Colloids vs. Crystalloids: What is the Right Solution?

12/1/18 8:00 AM

The Surviving Sepsis Campaign (SSC) has come up with sepsis treatment bundles, a series of steps which should be followed within a certain time limit after sepsis diagnosis. The three hour bundle, which is to be completed within three hours of diagnosis, includes measuring lactate levels, obtaining blood cultures before administering antibiotics, administering antibiotics, and administering fluids.

One of the first things that physicians do out of those four is initiating fluid resuscitation. If not, tissue hypoxia can worsen and it can lead to increased risk of mortality. Since the inflammatory response in sepsis causes vasodilation, membrane permeability is increased, leading to an intravascular fluid deficit.

The ideal fluid given in sepsis would increase blood pressure without accumulating in tissues, have a similar chemical structure to plasma, be cost effective, and reduce mortality. There are two types of common fluids - crystalloids, which are commonly used, and colloids (albumin), which is tempting to use because colloids are more effective in increasing plasma volume.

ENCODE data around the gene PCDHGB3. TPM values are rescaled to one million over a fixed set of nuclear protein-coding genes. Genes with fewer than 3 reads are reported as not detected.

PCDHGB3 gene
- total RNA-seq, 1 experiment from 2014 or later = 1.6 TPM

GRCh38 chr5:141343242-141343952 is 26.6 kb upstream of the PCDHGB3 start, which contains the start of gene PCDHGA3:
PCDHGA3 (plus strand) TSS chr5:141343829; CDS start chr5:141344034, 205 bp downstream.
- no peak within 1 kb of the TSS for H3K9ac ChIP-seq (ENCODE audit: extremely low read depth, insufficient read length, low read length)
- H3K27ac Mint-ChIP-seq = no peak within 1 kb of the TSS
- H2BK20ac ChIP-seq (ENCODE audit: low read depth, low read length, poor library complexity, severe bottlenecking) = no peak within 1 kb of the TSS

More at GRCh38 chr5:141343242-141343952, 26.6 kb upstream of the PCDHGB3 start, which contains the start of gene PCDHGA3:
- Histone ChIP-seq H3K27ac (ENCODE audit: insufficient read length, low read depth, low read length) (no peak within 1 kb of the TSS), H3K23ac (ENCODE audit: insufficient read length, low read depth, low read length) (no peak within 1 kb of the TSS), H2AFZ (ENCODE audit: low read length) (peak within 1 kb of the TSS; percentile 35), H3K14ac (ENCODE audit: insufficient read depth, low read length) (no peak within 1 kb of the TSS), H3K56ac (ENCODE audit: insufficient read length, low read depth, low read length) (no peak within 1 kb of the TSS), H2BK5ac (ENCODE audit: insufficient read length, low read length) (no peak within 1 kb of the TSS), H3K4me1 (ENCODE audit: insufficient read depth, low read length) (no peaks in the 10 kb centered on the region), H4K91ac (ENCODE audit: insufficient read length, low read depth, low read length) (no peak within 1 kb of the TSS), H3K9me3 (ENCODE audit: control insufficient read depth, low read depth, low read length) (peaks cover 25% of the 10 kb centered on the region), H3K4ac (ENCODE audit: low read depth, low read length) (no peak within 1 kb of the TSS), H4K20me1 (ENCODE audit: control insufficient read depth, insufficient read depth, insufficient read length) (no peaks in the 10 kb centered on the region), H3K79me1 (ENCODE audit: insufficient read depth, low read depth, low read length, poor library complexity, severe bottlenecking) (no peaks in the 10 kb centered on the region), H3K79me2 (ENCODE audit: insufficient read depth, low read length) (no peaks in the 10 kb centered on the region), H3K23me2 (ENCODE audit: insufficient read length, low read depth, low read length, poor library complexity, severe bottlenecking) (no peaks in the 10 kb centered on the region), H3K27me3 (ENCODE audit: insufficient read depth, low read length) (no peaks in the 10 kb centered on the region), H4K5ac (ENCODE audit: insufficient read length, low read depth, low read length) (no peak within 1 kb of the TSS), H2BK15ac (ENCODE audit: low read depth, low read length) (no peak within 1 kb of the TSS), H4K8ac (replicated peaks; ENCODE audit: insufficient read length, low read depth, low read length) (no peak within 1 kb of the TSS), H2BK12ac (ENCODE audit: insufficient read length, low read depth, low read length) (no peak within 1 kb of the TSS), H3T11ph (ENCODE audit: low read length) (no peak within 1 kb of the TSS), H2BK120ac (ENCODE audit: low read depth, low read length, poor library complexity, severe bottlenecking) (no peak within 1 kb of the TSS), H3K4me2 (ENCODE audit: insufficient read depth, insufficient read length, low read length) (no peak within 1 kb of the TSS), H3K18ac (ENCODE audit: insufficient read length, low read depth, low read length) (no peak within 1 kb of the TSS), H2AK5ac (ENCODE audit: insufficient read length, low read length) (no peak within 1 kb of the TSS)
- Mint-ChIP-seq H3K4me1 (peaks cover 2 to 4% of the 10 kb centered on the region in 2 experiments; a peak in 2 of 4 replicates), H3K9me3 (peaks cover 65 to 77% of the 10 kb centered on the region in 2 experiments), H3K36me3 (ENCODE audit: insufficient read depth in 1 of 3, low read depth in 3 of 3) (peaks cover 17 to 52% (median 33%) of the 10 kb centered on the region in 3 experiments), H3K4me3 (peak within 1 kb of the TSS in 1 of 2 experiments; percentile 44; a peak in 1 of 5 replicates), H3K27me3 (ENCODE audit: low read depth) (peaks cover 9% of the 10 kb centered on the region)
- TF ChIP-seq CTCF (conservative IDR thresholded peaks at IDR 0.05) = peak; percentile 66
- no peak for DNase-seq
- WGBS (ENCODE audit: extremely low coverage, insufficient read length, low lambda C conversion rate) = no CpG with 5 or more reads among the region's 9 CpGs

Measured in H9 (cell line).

Several studies have been done to test whether one solution is better than the other.

  • In the SAFE study, 700 patients in the ICU either got saline or albumin. There were no differences in 28 day mortality, mechanical ventilation days, renal replacement therapy, or ICU length of stay.
  • In CRISTAL, a 2013 study, almost 3000 patients were assigned to colloids or crystalloids. There was no difference in 28 day mortality, but colloids led to a decrease in 90 day mortality. The latter result was considered exploratory and not conclusive.
  • ALBIOS was a study done in Italy across 100 ICUs where over 1,800 patients were randomly assigned to receive both crystalloids and albumin vs. just crystalloids. There was no difference in 28 day mortality.

For sepsis specifically, it is recommended to use crystalloids instead of colloids. Even though it’s better at increasing plasma volume, there are some safety issues with hydroxyethyl starch colloids (HES). HES has a higher molecular weight which can lead to increased risks of renal failure requiring dialysis around three weeks after HES administration. It may be better to use crystalloids because they are cost effective and have less serious side effects.

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